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  1. Instructions on how to enter, prize details and other information contained within the promotional advertisement form part of these terms and conditions.
  2. This competition commences 13/8/2013 and closes on Friday 27/9/2013.
  3. Entry is open only to residents of Australia.
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  5. To enter, entrants must provide a valid email address and complete a survey emailed to them.
  6. The first valid entry randomly drawn on at the end of the promotion will win an Apple Ipod Nano valued at $169 RRP.
  7. The winner will be notified by email by Friday 04/10/2013, and the prize will be delivered by post.
  8. The Cancer Council WA accept no responsibility and shall not be liable for any loss or damage, accident, personal injury or death which is suffered or sustained in connection with this promotion.
  9. Employees and immediate family of the Cancer Council WA and Department of Health WA are ineligible to enter.
  10. Entry into this competition signifies acceptance of all conditions. The Promoters' decision will be final and no correspondence will be entered into. The Promoters reserve the right to limit entry or amend rules if considered necessary without notice.

News

Back to News 25 June 2018

The sweet truth

Sugar. It’s sweet, sticky and helps the medicine go down, but did you know that more than two-thirds of Aussie kids eat more of it than they should?

Eating too many sugary foods provides a lot of energy that your body doesn’t need. This can cause weight gain, which increases the risk of heart disease, type 2 diabetes and some cancers. Sugar is also really bad for your teeth, causing cavities and visits to the dentist.

While it’s great to see people becoming more aware of the problems associated with eating too much of the sweet stuff, we’ve noticed some myths doing the rounds among school staff and students and we’d like to set the record straight.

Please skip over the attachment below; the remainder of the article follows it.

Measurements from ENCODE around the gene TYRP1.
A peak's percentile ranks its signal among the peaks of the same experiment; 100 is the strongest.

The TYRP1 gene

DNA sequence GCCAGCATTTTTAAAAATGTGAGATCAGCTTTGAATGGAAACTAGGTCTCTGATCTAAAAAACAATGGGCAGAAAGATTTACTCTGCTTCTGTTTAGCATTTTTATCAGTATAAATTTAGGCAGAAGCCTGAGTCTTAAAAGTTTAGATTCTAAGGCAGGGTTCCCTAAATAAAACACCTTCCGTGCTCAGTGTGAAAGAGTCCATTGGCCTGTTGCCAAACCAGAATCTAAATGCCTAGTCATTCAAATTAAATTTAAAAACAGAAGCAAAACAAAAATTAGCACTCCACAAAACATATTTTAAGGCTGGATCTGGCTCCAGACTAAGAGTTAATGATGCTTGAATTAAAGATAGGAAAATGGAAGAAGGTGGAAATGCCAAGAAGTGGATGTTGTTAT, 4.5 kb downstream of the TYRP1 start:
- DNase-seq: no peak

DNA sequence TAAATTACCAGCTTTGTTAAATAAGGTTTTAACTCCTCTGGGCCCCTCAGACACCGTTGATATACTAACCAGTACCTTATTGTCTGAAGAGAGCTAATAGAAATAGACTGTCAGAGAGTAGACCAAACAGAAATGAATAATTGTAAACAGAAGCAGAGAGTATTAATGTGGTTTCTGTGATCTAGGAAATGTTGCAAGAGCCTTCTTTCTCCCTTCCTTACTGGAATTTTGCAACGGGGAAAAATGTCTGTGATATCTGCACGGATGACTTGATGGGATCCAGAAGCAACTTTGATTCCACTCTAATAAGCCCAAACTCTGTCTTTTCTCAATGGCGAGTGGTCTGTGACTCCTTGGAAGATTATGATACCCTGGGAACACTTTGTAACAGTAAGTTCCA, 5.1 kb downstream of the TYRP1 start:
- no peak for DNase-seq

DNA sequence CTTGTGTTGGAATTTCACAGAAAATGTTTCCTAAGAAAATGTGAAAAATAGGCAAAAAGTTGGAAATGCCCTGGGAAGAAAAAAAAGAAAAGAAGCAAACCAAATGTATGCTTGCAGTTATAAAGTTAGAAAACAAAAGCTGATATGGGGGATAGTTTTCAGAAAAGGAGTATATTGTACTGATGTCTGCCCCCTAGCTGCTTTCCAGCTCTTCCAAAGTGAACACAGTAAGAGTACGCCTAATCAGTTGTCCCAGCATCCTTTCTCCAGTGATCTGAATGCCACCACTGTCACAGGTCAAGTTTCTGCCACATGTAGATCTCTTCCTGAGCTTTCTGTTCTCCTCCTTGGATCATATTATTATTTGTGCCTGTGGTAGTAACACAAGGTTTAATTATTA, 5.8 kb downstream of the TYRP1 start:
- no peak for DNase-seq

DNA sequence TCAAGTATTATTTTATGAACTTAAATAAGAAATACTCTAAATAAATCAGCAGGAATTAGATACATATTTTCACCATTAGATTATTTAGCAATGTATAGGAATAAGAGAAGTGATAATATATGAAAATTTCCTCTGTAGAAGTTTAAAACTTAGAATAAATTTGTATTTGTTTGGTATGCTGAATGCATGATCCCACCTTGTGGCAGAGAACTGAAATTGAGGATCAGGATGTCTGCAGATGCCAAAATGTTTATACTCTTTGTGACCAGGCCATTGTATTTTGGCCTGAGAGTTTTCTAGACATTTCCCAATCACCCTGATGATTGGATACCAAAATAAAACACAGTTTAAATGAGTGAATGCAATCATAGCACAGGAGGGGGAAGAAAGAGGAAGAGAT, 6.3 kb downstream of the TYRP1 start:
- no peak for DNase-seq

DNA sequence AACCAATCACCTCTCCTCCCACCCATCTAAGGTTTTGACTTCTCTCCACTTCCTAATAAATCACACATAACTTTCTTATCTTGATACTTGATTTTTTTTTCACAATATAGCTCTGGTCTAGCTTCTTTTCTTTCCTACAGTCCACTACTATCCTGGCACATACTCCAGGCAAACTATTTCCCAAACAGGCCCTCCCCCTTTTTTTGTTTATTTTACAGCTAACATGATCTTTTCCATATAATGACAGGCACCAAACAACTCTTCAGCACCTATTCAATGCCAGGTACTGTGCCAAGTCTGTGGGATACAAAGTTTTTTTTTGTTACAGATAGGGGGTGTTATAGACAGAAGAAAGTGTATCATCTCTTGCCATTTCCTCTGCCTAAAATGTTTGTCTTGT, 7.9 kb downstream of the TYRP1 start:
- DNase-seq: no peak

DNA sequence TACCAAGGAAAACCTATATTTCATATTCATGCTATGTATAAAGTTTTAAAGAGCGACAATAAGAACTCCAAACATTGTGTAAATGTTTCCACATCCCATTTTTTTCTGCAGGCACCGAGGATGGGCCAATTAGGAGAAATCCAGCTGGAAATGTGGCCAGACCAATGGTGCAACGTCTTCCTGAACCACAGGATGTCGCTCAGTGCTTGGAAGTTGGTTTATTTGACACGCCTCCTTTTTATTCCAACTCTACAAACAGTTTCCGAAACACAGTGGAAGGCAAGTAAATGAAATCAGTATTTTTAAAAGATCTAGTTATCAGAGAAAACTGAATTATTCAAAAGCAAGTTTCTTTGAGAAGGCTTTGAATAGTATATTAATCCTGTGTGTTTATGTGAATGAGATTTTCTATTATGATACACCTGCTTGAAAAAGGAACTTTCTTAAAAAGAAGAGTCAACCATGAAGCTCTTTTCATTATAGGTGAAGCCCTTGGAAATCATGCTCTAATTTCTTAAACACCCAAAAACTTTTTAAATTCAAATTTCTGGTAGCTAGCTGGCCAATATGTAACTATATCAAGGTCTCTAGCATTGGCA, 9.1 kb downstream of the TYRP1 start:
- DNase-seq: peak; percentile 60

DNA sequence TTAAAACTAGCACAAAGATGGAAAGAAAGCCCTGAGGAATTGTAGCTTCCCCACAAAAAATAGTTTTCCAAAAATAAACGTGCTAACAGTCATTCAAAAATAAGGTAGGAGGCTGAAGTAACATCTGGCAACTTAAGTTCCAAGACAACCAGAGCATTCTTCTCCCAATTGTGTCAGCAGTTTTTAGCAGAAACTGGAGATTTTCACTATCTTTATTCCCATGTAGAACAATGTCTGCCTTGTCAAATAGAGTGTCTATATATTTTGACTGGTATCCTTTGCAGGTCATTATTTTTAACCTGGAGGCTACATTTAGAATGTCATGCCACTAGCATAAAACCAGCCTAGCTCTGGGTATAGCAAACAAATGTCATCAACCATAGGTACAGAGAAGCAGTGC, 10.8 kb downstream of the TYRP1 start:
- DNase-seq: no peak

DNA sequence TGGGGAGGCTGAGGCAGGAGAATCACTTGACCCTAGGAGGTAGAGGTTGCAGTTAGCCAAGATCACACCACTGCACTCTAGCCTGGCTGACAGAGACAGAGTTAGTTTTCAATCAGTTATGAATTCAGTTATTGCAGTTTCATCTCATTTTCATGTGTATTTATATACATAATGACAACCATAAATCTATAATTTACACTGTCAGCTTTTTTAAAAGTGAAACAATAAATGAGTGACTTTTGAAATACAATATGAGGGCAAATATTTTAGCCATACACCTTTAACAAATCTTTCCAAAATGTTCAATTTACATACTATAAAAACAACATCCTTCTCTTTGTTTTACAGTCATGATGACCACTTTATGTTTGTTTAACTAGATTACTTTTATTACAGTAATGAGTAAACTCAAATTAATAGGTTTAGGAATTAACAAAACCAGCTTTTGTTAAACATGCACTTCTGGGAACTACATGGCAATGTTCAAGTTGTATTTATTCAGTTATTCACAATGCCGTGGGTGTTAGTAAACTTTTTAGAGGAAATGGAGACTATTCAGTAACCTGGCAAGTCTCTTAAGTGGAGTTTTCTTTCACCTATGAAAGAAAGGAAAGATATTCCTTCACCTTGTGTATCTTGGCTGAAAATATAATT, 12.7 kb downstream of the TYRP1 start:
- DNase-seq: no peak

Myth – You should avoid fruit because it has too much sugar

The natural sugars found in foods like fruit and milk (namely fructose and lactose) are packaged together with important nutrients like fibre, vitamins and minerals. These nutrients deliver numerous health benefits to growing bodies. In contrast, foods with added sugars like soft drinks, lollies and chocolate provide sugar without the beneficial nutrients that your body needs. The nutrients in foods with naturally occurring sugars also help to regulate the amount of food that you eat. For example, the fibre in fruit fills you up which means it’s harder to over-eat on fruit than chocolate!

While we have recently started promoting vegies as the snack of choice for Crunch&Sip, this isn’t because fruit is bad for you. The reason for the change is because most primary school kids eat enough fruit, but only 1 in 6 eats enough vegies – that’s why we give vegies the starring role in Crunch&Sip.

Myth – We should ‘quit’ sugar

Sugar is only really a problem when we eat too much of it. Having a small amount of sugar in your diet will not do you any harm as long as you are generally eating a healthy diet full of vegies, fruits, wholegrains, dairy foods, meat, nuts and legumes. It’s useful to learn how to read nutrition labels. Aim for less than 15 grams of sugar per 100 grams for foods and less than 7.5 grams of sugar per 100mL for drinks.

Myth – Sports drinks are a good choice for active children

Increasingly we see children and teenagers drinking sports drinks because they think these drinks will improve their sports performance or provide better hydration than water. Sports drinks do provide some benefit to people participating in endurance and high intensity activities that involve long periods of sweating, like marathon running. However, for most children doing routine exercise (e.g. at a sports carnival), using sports drinks is unnecessary. Sports drinks are full of sugar that growing bodies don’t need – choose water instead.

Teaching children how to read food labels is a great activity for the classroom. Help students become nutrition sleuths using our newly developed label reading kit.

Kids from Cadoux Primary School crunching on vegies